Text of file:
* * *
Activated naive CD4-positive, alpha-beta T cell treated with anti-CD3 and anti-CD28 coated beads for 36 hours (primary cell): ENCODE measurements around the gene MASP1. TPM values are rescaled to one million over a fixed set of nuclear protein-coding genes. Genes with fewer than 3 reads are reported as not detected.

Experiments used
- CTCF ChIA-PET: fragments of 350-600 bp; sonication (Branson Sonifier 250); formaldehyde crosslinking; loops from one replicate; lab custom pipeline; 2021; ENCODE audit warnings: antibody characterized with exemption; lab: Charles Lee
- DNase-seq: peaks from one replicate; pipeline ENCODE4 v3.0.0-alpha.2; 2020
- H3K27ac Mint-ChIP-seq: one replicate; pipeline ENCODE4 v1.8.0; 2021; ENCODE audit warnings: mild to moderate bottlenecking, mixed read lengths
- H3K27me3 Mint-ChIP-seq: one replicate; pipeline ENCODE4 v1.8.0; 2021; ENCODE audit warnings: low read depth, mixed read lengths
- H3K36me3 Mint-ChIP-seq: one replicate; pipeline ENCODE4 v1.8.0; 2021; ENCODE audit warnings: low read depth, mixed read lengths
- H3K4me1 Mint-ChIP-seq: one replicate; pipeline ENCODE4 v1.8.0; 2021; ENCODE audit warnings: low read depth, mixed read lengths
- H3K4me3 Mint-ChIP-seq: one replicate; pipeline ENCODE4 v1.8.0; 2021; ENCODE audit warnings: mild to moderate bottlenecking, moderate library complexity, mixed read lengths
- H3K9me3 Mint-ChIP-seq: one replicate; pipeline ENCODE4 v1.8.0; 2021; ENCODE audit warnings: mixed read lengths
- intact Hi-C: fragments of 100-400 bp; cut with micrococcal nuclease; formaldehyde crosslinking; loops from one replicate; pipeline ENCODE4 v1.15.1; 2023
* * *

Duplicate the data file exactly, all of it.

Activated naive CD4-positive, alpha-beta T cell treated with anti-CD3 and anti-CD28 coated beads for 36 hours (primary cell): ENCODE measurements around the gene MASP1. TPM values are rescaled to one million over a fixed set of nuclear protein-coding genes. Genes with fewer than 3 reads are reported as not detected.

Experiments used
- CTCF ChIA-PET: fragments of 350-600 bp; sonication (Branson Sonifier 250); formaldehyde crosslinking; loops from one replicate; lab custom pipeline; 2021; ENCODE audit warnings: antibody characterized with exemption; lab: Charles Lee
- DNase-seq: peaks from one replicate; pipeline ENCODE4 v3.0.0-alpha.2; 2020
- H3K27ac Mint-ChIP-seq: one replicate; pipeline ENCODE4 v1.8.0; 2021; ENCODE audit warnings: mild to moderate bottlenecking, mixed read lengths
- H3K27me3 Mint-ChIP-seq: one replicate; pipeline ENCODE4 v1.8.0; 2021; ENCODE audit warnings: low read depth, mixed read lengths
- H3K36me3 Mint-ChIP-seq: one replicate; pipeline ENCODE4 v1.8.0; 2021; ENCODE audit warnings: low read depth, mixed read lengths
- H3K4me1 Mint-ChIP-seq: one replicate; pipeline ENCODE4 v1.8.0; 2021; ENCODE audit warnings: low read depth, mixed read lengths
- H3K4me3 Mint-ChIP-seq: one replicate; pipeline ENCODE4 v1.8.0; 2021; ENCODE audit warnings: mild to moderate bottlenecking, moderate library complexity, mixed read lengths
- H3K9me3 Mint-ChIP-seq: one replicate; pipeline ENCODE4 v1.8.0; 2021; ENCODE audit warnings: mixed read lengths
- intact Hi-C: fragments of 100-400 bp; cut with micrococcal nuclease; formaldehyde crosslinking; loops from one replicate; pipeline ENCODE4 v1.15.1; 2023